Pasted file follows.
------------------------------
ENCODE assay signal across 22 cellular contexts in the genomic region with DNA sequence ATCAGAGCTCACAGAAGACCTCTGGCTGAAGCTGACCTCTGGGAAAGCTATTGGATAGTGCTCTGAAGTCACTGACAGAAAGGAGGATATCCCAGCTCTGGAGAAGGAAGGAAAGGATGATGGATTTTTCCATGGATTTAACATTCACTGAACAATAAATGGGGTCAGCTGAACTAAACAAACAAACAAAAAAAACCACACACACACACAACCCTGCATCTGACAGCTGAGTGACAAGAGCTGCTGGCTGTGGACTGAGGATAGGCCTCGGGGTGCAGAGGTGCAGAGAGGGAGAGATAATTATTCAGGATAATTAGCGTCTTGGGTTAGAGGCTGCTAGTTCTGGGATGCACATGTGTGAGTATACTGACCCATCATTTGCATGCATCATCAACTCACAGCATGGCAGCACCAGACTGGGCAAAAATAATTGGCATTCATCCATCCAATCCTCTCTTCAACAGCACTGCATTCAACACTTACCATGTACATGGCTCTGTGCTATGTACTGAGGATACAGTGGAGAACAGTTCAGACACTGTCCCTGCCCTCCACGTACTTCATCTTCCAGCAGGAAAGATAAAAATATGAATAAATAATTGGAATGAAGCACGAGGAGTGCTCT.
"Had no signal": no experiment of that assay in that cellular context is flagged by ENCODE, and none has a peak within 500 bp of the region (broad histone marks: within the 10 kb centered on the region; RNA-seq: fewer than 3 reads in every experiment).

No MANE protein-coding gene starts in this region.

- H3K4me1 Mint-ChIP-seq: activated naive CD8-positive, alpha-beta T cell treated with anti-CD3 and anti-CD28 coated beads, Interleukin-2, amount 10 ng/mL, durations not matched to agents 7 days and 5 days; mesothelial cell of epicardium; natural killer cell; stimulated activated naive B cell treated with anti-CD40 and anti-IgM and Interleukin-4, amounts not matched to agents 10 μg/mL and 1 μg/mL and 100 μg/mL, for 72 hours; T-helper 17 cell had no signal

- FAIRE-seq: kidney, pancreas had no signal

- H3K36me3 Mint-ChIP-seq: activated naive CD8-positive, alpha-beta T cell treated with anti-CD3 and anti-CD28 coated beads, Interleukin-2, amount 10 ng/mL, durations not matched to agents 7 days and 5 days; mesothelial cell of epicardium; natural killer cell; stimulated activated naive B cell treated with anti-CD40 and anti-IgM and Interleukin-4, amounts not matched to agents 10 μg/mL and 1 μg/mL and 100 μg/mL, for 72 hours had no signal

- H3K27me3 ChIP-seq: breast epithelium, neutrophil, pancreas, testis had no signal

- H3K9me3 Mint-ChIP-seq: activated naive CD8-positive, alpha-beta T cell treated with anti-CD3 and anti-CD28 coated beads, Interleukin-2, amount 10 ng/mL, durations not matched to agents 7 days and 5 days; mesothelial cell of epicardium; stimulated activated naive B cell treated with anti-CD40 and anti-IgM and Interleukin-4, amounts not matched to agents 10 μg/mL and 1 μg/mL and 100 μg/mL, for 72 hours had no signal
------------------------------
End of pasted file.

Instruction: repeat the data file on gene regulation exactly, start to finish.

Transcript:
ENCODE assay signal across 22 cellular contexts in the genomic region with DNA sequence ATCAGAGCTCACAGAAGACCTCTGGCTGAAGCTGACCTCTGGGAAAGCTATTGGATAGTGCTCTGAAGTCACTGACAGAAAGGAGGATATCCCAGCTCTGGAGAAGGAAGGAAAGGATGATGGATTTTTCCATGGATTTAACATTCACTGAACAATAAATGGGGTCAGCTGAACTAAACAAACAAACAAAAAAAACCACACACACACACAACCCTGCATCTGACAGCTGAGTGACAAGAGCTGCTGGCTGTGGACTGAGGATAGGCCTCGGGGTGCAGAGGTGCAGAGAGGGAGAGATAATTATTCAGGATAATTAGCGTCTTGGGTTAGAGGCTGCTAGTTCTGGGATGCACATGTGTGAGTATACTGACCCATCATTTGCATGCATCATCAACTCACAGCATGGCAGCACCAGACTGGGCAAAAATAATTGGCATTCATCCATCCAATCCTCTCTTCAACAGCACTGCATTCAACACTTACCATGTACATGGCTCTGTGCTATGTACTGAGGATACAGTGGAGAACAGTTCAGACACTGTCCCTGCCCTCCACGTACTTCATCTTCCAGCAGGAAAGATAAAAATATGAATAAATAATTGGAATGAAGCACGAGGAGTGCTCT.
"Had no signal": no experiment of that assay in that cellular context is flagged by ENCODE, and none has a peak within 500 bp of the region (broad histone marks: within the 10 kb centered on the region; RNA-seq: fewer than 3 reads in every experiment).

No MANE protein-coding gene starts in this region.

- H3K4me1 Mint-ChIP-seq: activated naive CD8-positive, alpha-beta T cell treated with anti-CD3 and anti-CD28 coated beads, Interleukin-2, amount 10 ng/mL, durations not matched to agents 7 days and 5 days; mesothelial cell of epicardium; natural killer cell; stimulated activated naive B cell treated with anti-CD40 and anti-IgM and Interleukin-4, amounts not matched to agents 10 μg/mL and 1 μg/mL and 100 μg/mL, for 72 hours; T-helper 17 cell had no signal

- FAIRE-seq: kidney, pancreas had no signal

- H3K36me3 Mint-ChIP-seq: activated naive CD8-positive, alpha-beta T cell treated with anti-CD3 and anti-CD28 coated beads, Interleukin-2, amount 10 ng/mL, durations not matched to agents 7 days and 5 days; mesothelial cell of epicardium; natural killer cell; stimulated activated naive B cell treated with anti-CD40 and anti-IgM and Interleukin-4, amounts not matched to agents 10 μg/mL and 1 μg/mL and 100 μg/mL, for 72 hours had no signal

- H3K27me3 ChIP-seq: breast epithelium, neutrophil, pancreas, testis had no signal

- H3K9me3 Mint-ChIP-seq: activated naive CD8-positive, alpha-beta T cell treated with anti-CD3 and anti-CD28 coated beads, Interleukin-2, amount 10 ng/mL, durations not matched to agents 7 days and 5 days; mesothelial cell of epicardium; stimulated activated naive B cell treated with anti-CD40 and anti-IgM and Interleukin-4, amounts not matched to agents 10 μg/mL and 1 μg/mL and 100 μg/mL, for 72 hours had no signal